The conventional wisdom says that the devolution of Classic Maya civilization occurred because its population grew too large and dense to be supported by primitive neotropical farming methods, resulting in debilitating famines and internecine struggles. Using research on contemporary Maya farming techniques and important new archaeological research, Ford and Nigh refute this Malthusian explanation of events in ancient Central America and posit a radical alternative theory.
show that ancient Maya farmers developed ingenious, sustainable woodland techniques to cultivate numerous food plants (including the staple maize);
examine both contemporary tropical farming techniques and the archaeological record (particularly regarding climate) to reach their conclusions;
make the argument that these ancient techniques, still in use today, can support significant populations over long periods of time.
"Thousands of years of cultural memory and empirical farming knowledge, as well as modern science and deep agroecology, are reflected in the incredibly diverse Maya milpa fields and forest gardens described in this book. In this epic transdisciplinary account of the intimate relationship between a people and its environment, historical agroecology comes alive, is shown to be living today, and holds the seeds of our future. Heed well the message this book contains! "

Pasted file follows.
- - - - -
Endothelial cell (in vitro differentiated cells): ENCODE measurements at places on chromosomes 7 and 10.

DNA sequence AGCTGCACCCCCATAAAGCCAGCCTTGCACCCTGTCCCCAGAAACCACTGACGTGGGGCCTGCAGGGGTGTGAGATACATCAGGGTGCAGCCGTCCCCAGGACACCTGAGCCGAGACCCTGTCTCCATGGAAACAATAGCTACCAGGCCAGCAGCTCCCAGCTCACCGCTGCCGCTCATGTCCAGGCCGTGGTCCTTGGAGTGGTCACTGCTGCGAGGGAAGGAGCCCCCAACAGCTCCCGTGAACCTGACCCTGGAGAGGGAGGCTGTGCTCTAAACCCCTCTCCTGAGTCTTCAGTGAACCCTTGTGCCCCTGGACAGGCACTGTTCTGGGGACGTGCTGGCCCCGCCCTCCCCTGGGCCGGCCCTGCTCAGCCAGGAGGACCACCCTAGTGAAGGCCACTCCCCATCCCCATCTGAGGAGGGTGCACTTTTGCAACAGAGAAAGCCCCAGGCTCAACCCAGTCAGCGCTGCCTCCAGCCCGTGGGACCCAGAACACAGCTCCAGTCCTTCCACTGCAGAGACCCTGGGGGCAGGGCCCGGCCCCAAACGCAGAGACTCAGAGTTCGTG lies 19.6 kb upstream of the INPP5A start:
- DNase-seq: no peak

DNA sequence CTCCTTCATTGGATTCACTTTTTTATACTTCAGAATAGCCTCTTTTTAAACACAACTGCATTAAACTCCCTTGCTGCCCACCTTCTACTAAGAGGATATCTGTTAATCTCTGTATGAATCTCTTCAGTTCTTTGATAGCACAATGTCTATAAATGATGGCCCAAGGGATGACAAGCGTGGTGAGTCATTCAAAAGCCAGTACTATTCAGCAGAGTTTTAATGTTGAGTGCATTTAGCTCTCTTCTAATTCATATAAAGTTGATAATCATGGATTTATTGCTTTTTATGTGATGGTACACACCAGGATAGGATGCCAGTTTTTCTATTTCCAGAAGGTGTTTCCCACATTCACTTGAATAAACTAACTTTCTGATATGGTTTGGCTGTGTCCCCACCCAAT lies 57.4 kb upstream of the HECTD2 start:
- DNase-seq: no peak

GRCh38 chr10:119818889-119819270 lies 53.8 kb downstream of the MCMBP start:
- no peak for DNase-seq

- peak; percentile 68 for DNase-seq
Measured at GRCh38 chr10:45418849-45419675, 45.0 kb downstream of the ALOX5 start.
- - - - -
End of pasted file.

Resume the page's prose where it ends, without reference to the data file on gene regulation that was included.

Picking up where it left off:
- Steve Gliessman, Professor Emeritus of Agroecology, University of California, Santa Cruz
"This engaging book will simultaneously expand scientific respect for indigenous ecological knowledge and become the keystone for advancing ecosystem conservation and sustainable agriculture in the Latin American tropics."
- James D. Nations, National Parks Conservation Association
"The Maya and forests are entangled in a tenacious web of interdependent life. There would be no Maya without the forest, and the forest would be different without the Maya. The Maya Forest Garden is rooted in more than 30 years of archaeological, ethnological, and development fieldwork at El Pilar on the Guatemala-Belize border. It demonstrates how the Maya of the past transformed and managed the forest in such a way that it supported large populations, and it outlines how the Maya of today are living in a sustainable manner."
- William E. Doolittle, University of Texas at Austin